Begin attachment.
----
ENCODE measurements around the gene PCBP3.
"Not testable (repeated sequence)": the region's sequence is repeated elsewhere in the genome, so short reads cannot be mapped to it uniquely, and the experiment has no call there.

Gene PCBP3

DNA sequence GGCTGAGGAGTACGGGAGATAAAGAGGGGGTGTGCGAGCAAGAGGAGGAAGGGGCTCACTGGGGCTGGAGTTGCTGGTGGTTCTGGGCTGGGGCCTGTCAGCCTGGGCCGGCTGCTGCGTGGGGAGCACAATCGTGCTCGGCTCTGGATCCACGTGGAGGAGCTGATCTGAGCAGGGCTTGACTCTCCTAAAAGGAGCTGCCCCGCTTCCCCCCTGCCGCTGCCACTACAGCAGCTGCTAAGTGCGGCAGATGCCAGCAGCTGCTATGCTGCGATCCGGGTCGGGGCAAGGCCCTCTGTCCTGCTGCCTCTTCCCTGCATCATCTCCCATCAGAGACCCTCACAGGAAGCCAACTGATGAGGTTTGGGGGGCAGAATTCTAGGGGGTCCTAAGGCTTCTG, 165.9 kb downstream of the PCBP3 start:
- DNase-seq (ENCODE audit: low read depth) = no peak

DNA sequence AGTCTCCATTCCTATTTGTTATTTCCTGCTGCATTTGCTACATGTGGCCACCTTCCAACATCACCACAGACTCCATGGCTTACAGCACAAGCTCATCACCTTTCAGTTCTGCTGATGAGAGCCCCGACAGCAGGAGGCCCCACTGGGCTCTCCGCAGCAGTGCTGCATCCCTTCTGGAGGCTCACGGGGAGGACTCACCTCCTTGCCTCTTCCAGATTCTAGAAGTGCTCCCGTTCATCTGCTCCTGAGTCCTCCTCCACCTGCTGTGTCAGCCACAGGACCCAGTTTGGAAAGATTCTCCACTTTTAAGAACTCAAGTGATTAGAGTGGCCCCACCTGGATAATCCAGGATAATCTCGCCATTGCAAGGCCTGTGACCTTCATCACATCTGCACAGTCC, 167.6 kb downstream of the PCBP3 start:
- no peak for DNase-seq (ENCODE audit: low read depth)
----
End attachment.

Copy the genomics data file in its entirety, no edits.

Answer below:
ENCODE measurements around the gene PCBP3.
"Not testable (repeated sequence)": the region's sequence is repeated elsewhere in the genome, so short reads cannot be mapped to it uniquely, and the experiment has no call there.

Gene PCBP3

DNA sequence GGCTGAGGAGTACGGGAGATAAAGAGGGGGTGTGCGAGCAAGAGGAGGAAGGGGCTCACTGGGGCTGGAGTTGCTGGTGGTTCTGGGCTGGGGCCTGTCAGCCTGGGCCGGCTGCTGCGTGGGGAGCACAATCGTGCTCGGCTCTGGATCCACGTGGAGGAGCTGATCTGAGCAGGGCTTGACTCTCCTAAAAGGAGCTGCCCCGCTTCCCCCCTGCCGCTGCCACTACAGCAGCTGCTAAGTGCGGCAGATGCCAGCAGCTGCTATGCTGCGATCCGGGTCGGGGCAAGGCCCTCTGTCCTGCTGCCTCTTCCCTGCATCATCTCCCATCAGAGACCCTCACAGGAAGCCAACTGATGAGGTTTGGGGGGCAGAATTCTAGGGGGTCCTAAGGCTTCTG, 165.9 kb downstream of the PCBP3 start:
- DNase-seq (ENCODE audit: low read depth) = no peak

DNA sequence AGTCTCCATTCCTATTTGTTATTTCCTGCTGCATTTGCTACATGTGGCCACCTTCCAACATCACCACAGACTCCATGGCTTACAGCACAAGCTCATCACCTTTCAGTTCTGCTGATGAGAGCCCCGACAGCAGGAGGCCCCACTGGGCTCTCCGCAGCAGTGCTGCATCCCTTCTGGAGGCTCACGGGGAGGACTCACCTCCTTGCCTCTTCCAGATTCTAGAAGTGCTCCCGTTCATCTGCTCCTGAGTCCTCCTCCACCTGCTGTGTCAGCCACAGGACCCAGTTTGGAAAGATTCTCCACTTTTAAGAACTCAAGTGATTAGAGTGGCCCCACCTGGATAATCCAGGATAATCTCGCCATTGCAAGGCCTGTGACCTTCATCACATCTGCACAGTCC, 167.6 kb downstream of the PCBP3 start:
- no peak for DNase-seq (ENCODE audit: low read depth)